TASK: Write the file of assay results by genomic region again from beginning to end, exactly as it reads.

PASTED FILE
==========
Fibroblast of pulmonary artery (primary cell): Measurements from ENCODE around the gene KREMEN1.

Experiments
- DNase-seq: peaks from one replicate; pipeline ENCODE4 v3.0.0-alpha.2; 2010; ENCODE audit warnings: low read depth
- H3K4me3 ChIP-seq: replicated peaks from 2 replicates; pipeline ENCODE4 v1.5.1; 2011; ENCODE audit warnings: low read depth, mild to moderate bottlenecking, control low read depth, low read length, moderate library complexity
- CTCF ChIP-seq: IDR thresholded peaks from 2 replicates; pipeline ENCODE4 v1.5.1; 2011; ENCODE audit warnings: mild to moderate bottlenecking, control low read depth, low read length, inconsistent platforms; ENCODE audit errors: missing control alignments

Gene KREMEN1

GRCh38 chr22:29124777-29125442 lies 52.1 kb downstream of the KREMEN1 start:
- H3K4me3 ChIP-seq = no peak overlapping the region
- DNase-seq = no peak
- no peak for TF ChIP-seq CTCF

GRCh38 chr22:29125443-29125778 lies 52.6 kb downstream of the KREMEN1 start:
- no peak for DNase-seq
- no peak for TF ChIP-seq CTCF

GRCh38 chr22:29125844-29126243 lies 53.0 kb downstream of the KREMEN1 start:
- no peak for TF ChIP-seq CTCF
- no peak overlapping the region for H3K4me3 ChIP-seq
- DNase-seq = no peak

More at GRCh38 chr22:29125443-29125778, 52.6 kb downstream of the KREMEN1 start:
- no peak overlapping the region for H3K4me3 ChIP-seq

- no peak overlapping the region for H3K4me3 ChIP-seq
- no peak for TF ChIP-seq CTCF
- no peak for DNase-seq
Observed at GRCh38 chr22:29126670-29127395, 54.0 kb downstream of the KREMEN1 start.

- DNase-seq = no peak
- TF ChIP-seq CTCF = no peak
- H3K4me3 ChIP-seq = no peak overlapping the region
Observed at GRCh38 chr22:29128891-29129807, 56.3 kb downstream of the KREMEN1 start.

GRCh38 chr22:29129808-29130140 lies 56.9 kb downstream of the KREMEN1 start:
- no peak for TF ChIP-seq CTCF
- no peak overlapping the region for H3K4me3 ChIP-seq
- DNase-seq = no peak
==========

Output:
Fibroblast of pulmonary artery (primary cell): Measurements from ENCODE around the gene KREMEN1.

Experiments
- DNase-seq: peaks from one replicate; pipeline ENCODE4 v3.0.0-alpha.2; 2010; ENCODE audit warnings: low read depth
- H3K4me3 ChIP-seq: replicated peaks from 2 replicates; pipeline ENCODE4 v1.5.1; 2011; ENCODE audit warnings: low read depth, mild to moderate bottlenecking, control low read depth, low read length, moderate library complexity
- CTCF ChIP-seq: IDR thresholded peaks from 2 replicates; pipeline ENCODE4 v1.5.1; 2011; ENCODE audit warnings: mild to moderate bottlenecking, control low read depth, low read length, inconsistent platforms; ENCODE audit errors: missing control alignments

Gene KREMEN1

GRCh38 chr22:29124777-29125442 lies 52.1 kb downstream of the KREMEN1 start:
- H3K4me3 ChIP-seq = no peak overlapping the region
- DNase-seq = no peak
- no peak for TF ChIP-seq CTCF

GRCh38 chr22:29125443-29125778 lies 52.6 kb downstream of the KREMEN1 start:
- no peak for DNase-seq
- no peak for TF ChIP-seq CTCF

GRCh38 chr22:29125844-29126243 lies 53.0 kb downstream of the KREMEN1 start:
- no peak for TF ChIP-seq CTCF
- no peak overlapping the region for H3K4me3 ChIP-seq
- DNase-seq = no peak

More at GRCh38 chr22:29125443-29125778, 52.6 kb downstream of the KREMEN1 start:
- no peak overlapping the region for H3K4me3 ChIP-seq

- no peak overlapping the region for H3K4me3 ChIP-seq
- no peak for TF ChIP-seq CTCF
- no peak for DNase-seq
Observed at GRCh38 chr22:29126670-29127395, 54.0 kb downstream of the KREMEN1 start.

- DNase-seq = no peak
- TF ChIP-seq CTCF = no peak
- H3K4me3 ChIP-seq = no peak overlapping the region
Observed at GRCh38 chr22:29128891-29129807, 56.3 kb downstream of the KREMEN1 start.

GRCh38 chr22:29129808-29130140 lies 56.9 kb downstream of the KREMEN1 start:
- no peak for TF ChIP-seq CTCF
- no peak overlapping the region for H3K4me3 ChIP-seq
- DNase-seq = no peak